|Brand||Ade Advanced Optics|
|Manufacturer||Ade Advanced Optics|
|Number Of Items||1|
|Material Type||Aluminum body with optic lens|
|Manufacturer||Ade Advanced Optics|
|Item model number||BCBI9177|
|Product Dimensions||20.07 x 6.86 x 5.84 cm; 19.84 Grams|
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Ade Advanced Optics BCBI9177 Beer Wort and Wine Refractometer, Dual Scale - Specific Gravity 1.000-1.120 and Brix 0-32%, Replaces Homebrew Hydrometer (Aluminum)
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- Ade Advanced Optics-Dual range refractometer measures the Brix and Specific Gravity of your Wort or wine.. Measures Brix: 0-32% and Specific Gravity:1.000-1.120
- Features ATC (Automatic Temperature Compensation) for accurate readings.
- A refractometer is easier and more accurate than a hydrometer for measuring sugars.
- Measures Brix: 0-32% and Specific Gravity:1.000-1.120
- 2 Years warranty!
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This refractometer is for measuring the sugar content of beer and includes an automatic temperature compensation of 10 - 30 degree Celsius. This refractometer can replace your hydrometer for easier and more accurate measurements. Simply use the dropper to take a sample of wort and put it on the prism. Then hold the refractometer up to the light and look through the eyepiece. Due to the dual scale there is no need convert to specific gravity as the scale measures both Brix and SG. Comes in a carry case with a 2 year warranty. Please check out other refractometers available from Ade Advanced Optics, custom ranges available on request.
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Refractometers are intended to work with clear liquids so you must calibrate them to work with beer wort. To learn more, please Google Refractometer calibration, specifically you may want to read the comments on BeerSmith software and its forums. I use BeerSmith for brewing and it has a special tool just for Refractometer calibration to convert Brix to Specific Gravity. After performing the calibration, it confirmed the Specific Gravity scale on the Refractometer was exact for Unfermented Wort.
That last statement is important, however, it is only accurate for UNFERMENTED WORT. Once the wort is fermented you must use the Brix scale and perform the appropriate calculations to convert back to Specific Gravity. Once again, BeerSmith does this beautifully.
Finally about this Refractometer. Nothing could be easier to use. Calibrated it the first time with distilled water (mine required no adjustment, perfect out of the box). Then calibrate with unfermented wort you know the Specific Gravity (use a Hydrometer). After calibration is complete, just a couple of drops on the glass and you instantly have a reading. The calibration process is only required once, unless you drop it or something then you may want to check again.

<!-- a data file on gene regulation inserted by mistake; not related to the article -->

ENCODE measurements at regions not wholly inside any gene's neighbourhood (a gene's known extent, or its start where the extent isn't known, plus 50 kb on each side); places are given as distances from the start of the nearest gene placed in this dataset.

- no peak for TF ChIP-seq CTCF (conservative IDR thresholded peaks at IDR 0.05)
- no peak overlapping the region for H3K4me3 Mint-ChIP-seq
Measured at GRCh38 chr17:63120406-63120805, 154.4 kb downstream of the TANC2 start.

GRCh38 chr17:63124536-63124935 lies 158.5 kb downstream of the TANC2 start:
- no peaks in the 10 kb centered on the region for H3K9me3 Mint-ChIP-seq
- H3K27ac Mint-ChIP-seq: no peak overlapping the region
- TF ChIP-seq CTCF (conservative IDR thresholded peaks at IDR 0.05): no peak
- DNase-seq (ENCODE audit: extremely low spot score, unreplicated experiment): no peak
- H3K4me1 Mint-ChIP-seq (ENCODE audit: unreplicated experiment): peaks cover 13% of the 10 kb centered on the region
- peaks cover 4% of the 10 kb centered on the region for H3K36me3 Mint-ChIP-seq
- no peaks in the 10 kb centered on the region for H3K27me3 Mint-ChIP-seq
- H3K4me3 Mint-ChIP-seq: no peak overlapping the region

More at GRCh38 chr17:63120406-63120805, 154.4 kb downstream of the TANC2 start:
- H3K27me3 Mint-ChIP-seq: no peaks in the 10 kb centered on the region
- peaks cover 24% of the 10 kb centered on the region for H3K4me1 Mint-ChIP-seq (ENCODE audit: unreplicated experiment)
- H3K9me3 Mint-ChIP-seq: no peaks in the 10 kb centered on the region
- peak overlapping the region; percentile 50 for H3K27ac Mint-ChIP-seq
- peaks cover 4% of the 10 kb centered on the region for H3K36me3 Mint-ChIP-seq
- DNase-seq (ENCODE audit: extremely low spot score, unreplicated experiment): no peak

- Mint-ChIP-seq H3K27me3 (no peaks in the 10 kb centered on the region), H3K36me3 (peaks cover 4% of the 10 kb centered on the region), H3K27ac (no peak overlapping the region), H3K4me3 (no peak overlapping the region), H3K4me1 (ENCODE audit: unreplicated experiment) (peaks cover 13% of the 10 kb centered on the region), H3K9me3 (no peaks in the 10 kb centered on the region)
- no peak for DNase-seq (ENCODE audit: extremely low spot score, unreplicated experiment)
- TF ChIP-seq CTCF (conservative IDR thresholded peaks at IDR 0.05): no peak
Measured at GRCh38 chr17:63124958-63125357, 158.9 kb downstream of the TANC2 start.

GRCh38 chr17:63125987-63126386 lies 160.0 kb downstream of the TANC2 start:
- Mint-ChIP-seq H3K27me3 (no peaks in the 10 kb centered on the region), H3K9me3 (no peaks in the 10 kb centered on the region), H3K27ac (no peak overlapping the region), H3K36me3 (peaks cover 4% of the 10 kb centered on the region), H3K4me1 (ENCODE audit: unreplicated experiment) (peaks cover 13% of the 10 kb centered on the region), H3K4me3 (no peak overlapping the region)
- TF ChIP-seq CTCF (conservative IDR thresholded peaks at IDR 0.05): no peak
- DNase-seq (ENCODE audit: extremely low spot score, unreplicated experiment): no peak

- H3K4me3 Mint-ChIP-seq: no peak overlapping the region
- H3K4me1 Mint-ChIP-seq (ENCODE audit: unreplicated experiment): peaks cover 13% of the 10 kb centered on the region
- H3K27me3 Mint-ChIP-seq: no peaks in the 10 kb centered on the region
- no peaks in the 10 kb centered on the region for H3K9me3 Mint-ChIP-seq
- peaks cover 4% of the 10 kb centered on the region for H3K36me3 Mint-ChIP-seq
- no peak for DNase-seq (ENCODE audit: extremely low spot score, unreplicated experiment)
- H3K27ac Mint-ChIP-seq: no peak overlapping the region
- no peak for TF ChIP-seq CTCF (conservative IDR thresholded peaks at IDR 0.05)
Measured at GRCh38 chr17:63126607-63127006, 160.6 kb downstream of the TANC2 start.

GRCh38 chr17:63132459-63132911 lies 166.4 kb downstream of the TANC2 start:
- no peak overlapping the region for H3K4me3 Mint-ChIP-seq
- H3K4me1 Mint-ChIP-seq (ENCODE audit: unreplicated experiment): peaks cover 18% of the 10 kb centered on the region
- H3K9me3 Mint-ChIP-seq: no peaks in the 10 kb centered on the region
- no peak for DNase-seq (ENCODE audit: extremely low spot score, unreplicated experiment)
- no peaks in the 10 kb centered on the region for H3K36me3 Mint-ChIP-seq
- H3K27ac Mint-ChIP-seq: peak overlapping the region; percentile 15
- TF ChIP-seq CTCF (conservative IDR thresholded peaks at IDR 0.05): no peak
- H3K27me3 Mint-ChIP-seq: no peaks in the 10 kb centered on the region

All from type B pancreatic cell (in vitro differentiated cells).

The reading couldn't be easier either, it is a bright blue line across the viewer and the viewer has a focus adjustment to ensure you can easily read the scale.
Refractometers are typically designed for wine. The refractive index is a bit different, so you'll need to apply a wort correction factor if you want to use it for beer, this is typically close to 1.04 but do your homework on this topic. Next, don't trust the FG reading! Fermented beer requires additional calculations, record the original and final gravity in Brix then use a free online calculator to back-calculate the actual FG/ABV of your beer.
The calibration on this is pretty simple and only allows for one point calibration. You should use distilled water to set zero, and check at least one standard solution that you mixed up at a known Brix value to confirm that you're getting an accurate reading.
All said, this is a super simple tool that's super useful and fast. I typically didn't measure my OG/FG because it took too much volume (wasted beer!) to measure, bubbles or particulate would throw off measurements, and temp had to equilibrate with a hydrometer. This requires one drop (even left-over in a kettle after you forgot to measure earlier), and given the right calibration is just as precise as a hydrometer.
The instructions said to check the accuracy with distilled water, so I put a few drops on the viewing area, waited 30 seconds and the reading was almost perfect. It only took a slight turn with the supplied screwdriver to zero in the scale. In a couple of days, I was ready to bottle some wine, so I checked the SG (specific gravity) with a borrowed hydrometer, then checked the reading with the refractometer, the readings were exactly the same. The only con to this unit is it doesn't come with a conversion scale to convert SG to Brix but I had the printed conversion scale that came with a previous hydrometer. For the money, the Ade Advanced Optics Refractometer is worth every penny.
Easy to calibrate with distilled water.